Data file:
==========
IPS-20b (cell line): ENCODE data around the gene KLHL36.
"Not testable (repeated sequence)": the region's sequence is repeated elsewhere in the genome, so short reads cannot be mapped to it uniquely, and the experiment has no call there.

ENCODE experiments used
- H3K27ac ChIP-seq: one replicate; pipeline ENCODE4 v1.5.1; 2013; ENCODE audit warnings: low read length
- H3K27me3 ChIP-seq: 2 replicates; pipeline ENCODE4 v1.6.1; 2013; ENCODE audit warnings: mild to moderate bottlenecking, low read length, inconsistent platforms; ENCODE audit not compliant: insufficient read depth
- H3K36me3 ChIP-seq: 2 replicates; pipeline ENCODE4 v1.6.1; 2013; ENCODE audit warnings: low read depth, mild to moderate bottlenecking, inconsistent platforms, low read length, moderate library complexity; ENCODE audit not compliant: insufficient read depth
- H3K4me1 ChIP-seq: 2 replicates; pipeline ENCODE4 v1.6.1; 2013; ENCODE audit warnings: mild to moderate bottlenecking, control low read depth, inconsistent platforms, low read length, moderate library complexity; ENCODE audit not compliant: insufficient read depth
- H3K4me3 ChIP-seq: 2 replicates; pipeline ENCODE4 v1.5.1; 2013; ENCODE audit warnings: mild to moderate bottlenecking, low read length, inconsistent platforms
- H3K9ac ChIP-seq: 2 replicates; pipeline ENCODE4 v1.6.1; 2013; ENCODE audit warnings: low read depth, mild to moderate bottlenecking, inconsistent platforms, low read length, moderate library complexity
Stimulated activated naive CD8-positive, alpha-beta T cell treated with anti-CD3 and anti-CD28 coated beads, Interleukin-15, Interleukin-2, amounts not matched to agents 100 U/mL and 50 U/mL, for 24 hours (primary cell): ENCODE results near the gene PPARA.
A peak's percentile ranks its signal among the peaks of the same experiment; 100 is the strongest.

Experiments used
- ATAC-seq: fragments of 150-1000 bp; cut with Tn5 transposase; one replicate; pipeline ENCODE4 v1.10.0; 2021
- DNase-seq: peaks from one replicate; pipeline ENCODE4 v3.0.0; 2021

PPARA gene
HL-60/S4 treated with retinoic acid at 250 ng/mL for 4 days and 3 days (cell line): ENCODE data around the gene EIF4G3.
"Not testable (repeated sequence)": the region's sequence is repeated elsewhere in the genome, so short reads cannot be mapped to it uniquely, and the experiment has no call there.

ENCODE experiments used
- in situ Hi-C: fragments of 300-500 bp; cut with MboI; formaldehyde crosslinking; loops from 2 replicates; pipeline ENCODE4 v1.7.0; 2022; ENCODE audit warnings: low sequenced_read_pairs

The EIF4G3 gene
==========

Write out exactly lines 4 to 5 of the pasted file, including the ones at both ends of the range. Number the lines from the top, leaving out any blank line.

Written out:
- H3K27ac ChIP-seq: one replicate; pipeline ENCODE4 v1.5.1; 2013; ENCODE audit warnings: low read length
- H3K27me3 ChIP-seq: 2 replicates; pipeline ENCODE4 v1.6.1; 2013; ENCODE audit warnings: mild to moderate bottlenecking, low read length, inconsistent platforms; ENCODE audit not compliant: insufficient read depth